I want to welcome everyone to the 82nd meeting of the Midwest Economic Association (MEA). I have enjoyed working with the other officers of the MEA to put together what I expect will be a high quality scientific conference. There will be 517 presentations and special sessions organized by the Association of Environmental and Resource Economists (AERE), the Committee for the Status of Women in the Economics Profession (CSWEP), the Society of Labor Economists (SOLE), and the Federal Reserve Economic Database (FRED). Presenters hail from all over the United States as well as Canada, Mexico, China, Egypt, Korea, Singapore, Nepal, Ghana, Japan, and Turkey. In addition to distinguished faculty, we have papers from Ph.D. students and several special undergraduate sessions.
The C. Woody Thompson Lecture will be given this year by Professor Sergio Rebelo, the Tokai Bank Chair in International Finance at Northwestern’s Kellogg School of Management. Sergio is a fellow of the Econometric Society, a member of both the National Bureau of Economic Research and the Center for Economic Policy Research and has served as a consultant to the World Bank, the International Monetary Fund, and the Federal Reserve. For his lecture, he will present work on “Lags, Costs, and Shocks: An Equilibrium Model of the Oil Industry.” I am thrilled that Sergio has agreed to give this lecture. He is both a top scholar in macroeconomics and international economics and an award-winning teacher. The second plenary session will be the presidential address. I will talk about ongoing work with my colleague Anmol Bhandari entitled “Sweat Equity in US Private Business.” The paper develops a theory of time-use of business owners to build up their client lists, customer bases, and other intangible assets, and then uses it to reassess the impact of tax policy changes.
The Midwest Economics Association is deeply grateful to several host institutions: the Federal Reserve Bank of Chicago, Northwestern University, and the Heller-Hurwicz Economics Institute at the University of Minnesota. The generous financial support of these organizations helps with the MEA’s mission to advance economic knowledge through the annual forum.
I personally want to thank the other officers of the MEA for all of their help in organizing the conference and electing new officers, specifically, Abigail Wozniak from the University of Notre Dame, first vice president; Jenny Bourne from Carleton College, second vice president; and Tom Holmes from the University of Minnesota, past president. I especially want to thank the team at Grinnell College: Keith Brouhle, MEA secretary-treasurer; Jeanette Copeman, managing secretary; and Angela Winburn, administrative assistant. A special thanks goes to Jeanette Copeman who has been with the MEA for 24 years and will be retiring this year. The growth and successes of the organization are due in large part to Jeanette’s outstanding service over these years. With board members serving short terms and cycling through every one to three years, the memory of the organization lies with Jeanette. She informs and helps board members with their annual tasks that keep the organization moving forward; she handles the long term logistical issues associated with planning a conference for 500+ people; and she deals with the numerous issues, large and small, that arise on a near daily basis in running the organization. She handles this work with a cheerful attitude and a high degree of competence, always advancing the mission of the organization. Quite simply, the MEA would not be the organization it is today without Jeanette. We are sorry to see her go but wish her the best in retirement.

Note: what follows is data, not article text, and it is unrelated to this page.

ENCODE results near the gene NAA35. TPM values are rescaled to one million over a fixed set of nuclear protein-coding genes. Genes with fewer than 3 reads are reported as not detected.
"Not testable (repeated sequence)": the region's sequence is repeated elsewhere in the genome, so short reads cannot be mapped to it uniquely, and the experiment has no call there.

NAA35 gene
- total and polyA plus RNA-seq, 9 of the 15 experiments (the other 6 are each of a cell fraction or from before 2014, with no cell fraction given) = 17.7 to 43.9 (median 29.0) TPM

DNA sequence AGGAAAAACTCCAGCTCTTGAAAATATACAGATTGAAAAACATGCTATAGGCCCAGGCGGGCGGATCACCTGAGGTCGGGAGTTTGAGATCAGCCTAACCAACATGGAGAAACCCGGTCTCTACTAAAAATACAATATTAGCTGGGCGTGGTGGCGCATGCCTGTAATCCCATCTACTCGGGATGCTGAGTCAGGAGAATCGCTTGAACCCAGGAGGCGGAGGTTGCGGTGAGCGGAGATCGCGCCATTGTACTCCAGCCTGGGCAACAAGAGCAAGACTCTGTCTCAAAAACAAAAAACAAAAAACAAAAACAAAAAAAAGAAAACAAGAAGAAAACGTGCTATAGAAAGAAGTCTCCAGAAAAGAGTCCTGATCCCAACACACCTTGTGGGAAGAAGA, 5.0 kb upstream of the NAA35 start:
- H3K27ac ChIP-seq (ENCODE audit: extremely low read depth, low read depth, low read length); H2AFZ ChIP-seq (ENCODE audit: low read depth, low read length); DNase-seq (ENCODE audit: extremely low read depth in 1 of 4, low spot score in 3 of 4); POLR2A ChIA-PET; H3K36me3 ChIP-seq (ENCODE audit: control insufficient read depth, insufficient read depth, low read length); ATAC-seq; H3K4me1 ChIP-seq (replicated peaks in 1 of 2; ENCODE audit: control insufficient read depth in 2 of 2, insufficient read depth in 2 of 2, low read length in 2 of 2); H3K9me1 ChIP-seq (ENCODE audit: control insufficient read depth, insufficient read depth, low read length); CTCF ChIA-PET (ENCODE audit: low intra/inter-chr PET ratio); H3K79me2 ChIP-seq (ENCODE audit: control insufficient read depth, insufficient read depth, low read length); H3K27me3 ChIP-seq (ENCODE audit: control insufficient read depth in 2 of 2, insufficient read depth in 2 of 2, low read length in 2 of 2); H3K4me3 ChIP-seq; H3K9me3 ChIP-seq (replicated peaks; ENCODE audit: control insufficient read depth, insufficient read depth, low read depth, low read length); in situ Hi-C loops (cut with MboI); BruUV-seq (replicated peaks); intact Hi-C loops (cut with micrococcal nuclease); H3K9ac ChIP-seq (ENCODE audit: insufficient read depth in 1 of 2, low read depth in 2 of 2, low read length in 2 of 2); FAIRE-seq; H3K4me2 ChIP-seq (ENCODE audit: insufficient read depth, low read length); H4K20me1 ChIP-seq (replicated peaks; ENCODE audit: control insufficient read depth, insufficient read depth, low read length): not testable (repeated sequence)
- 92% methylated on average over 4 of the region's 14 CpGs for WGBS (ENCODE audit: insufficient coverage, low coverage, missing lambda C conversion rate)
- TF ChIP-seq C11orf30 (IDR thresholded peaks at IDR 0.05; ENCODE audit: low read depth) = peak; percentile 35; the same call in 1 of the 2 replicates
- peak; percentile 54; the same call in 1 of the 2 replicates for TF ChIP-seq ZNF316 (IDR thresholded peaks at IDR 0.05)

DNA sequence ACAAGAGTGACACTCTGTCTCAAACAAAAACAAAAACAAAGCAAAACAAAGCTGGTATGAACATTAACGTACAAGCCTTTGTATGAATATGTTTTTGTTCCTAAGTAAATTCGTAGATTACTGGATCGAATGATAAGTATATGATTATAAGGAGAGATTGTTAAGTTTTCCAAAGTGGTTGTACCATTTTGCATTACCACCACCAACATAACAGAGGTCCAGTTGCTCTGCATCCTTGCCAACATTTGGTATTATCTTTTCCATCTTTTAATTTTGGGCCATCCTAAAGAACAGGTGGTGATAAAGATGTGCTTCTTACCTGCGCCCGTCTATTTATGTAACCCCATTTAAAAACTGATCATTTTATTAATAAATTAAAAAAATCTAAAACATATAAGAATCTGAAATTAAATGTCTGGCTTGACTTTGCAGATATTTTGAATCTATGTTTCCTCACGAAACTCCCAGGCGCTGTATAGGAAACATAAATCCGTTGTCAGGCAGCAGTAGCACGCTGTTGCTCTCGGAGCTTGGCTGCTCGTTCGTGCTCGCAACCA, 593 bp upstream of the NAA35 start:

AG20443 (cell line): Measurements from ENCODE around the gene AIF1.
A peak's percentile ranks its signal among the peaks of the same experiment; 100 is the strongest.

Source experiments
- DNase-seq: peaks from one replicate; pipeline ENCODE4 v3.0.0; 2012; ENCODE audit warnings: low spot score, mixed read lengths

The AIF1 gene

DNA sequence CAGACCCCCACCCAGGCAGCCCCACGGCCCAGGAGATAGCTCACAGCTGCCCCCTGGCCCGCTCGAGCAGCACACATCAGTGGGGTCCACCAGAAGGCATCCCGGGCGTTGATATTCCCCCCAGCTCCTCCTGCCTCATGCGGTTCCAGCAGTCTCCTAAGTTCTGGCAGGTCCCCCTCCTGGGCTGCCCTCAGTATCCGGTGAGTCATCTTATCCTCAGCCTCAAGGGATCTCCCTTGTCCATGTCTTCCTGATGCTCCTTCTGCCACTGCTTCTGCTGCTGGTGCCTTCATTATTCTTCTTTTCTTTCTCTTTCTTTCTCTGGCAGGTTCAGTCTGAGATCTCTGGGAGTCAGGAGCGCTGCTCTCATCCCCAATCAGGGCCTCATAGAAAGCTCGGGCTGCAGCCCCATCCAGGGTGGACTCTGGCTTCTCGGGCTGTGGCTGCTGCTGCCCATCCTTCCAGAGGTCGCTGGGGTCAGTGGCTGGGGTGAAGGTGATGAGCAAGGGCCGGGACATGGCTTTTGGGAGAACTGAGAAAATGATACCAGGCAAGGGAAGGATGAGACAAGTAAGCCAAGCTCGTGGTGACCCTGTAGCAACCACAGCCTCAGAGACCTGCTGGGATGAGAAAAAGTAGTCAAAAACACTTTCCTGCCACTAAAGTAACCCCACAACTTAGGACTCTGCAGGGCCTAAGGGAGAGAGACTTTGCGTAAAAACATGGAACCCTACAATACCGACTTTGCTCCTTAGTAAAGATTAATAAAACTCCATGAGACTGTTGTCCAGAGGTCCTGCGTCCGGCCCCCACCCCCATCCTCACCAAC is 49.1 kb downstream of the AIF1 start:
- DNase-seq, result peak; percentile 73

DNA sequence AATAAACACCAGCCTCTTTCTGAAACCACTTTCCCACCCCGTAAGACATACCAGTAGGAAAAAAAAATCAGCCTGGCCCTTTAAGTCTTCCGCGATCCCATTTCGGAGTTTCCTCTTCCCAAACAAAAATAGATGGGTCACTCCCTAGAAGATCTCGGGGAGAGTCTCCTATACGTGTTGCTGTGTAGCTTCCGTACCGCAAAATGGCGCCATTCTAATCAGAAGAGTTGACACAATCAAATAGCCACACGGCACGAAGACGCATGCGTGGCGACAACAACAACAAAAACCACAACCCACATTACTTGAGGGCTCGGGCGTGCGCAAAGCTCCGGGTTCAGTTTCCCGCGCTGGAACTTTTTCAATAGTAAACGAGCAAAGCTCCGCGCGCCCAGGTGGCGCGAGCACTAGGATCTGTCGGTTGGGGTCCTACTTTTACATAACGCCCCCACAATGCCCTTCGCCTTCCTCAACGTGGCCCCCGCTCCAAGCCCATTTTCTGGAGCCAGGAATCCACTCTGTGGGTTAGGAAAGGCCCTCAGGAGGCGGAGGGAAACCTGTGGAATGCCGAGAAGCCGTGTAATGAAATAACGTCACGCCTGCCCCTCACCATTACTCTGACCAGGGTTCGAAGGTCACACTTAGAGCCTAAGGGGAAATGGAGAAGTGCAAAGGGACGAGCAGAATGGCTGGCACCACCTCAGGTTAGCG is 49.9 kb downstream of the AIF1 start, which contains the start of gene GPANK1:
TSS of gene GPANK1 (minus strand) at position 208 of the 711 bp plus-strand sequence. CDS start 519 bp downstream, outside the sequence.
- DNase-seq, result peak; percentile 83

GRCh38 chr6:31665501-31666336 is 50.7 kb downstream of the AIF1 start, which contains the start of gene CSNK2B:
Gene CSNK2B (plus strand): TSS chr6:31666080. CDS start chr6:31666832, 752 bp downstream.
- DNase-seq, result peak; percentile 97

At the conclusion of my presidential address, the MEA will hold its annual business meeting. At that time, I will turn over the job of president to Kerwin Charles, the Edwin A. and Betty L. Bergman Distinguished Service Professor at the University of Chicago Harris School of Public Policy. Kerwin is already actively planning a great meeting for 2019.
Ellen McGrattan, Professor of Economics and Director of the Heller-Hurwicz Economics Institute at the University of Minnesota